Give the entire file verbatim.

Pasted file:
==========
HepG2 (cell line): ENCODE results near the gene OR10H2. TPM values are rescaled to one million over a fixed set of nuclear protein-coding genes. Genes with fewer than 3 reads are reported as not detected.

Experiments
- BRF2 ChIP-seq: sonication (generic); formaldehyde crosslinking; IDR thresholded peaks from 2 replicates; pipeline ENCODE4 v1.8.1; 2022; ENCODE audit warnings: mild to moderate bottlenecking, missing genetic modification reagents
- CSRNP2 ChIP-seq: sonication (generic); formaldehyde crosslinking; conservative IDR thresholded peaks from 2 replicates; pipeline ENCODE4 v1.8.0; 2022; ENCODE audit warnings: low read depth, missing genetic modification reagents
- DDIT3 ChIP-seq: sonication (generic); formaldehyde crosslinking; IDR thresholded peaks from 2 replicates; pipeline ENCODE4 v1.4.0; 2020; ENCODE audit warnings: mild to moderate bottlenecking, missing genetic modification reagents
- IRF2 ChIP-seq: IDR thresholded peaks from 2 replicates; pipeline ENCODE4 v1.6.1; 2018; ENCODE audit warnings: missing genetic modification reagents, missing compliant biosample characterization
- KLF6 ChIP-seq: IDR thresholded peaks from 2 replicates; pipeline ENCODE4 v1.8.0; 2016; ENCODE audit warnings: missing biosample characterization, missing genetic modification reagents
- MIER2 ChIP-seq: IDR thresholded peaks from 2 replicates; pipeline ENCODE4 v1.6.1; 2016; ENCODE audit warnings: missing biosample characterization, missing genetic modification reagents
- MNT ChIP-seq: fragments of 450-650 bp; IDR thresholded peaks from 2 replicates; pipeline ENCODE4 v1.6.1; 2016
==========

HepG2 (cell line): ENCODE results near the gene OR10H2. TPM values are rescaled to one million over a fixed set of nuclear protein-coding genes. Genes with fewer than 3 reads are reported as not detected.

Experiments
- BRF2 ChIP-seq: sonication (generic); formaldehyde crosslinking; IDR thresholded peaks from 2 replicates; pipeline ENCODE4 v1.8.1; 2022; ENCODE audit warnings: mild to moderate bottlenecking, missing genetic modification reagents
- CSRNP2 ChIP-seq: sonication (generic); formaldehyde crosslinking; conservative IDR thresholded peaks from 2 replicates; pipeline ENCODE4 v1.8.0; 2022; ENCODE audit warnings: low read depth, missing genetic modification reagents
- DDIT3 ChIP-seq: sonication (generic); formaldehyde crosslinking; IDR thresholded peaks from 2 replicates; pipeline ENCODE4 v1.4.0; 2020; ENCODE audit warnings: mild to moderate bottlenecking, missing genetic modification reagents
- IRF2 ChIP-seq: IDR thresholded peaks from 2 replicates; pipeline ENCODE4 v1.6.1; 2018; ENCODE audit warnings: missing genetic modification reagents, missing compliant biosample characterization
- KLF6 ChIP-seq: IDR thresholded peaks from 2 replicates; pipeline ENCODE4 v1.8.0; 2016; ENCODE audit warnings: missing biosample characterization, missing genetic modification reagents
- MIER2 ChIP-seq: IDR thresholded peaks from 2 replicates; pipeline ENCODE4 v1.6.1; 2016; ENCODE audit warnings: missing biosample characterization, missing genetic modification reagents
- MNT ChIP-seq: fragments of 450-650 bp; IDR thresholded peaks from 2 replicates; pipeline ENCODE4 v1.6.1; 2016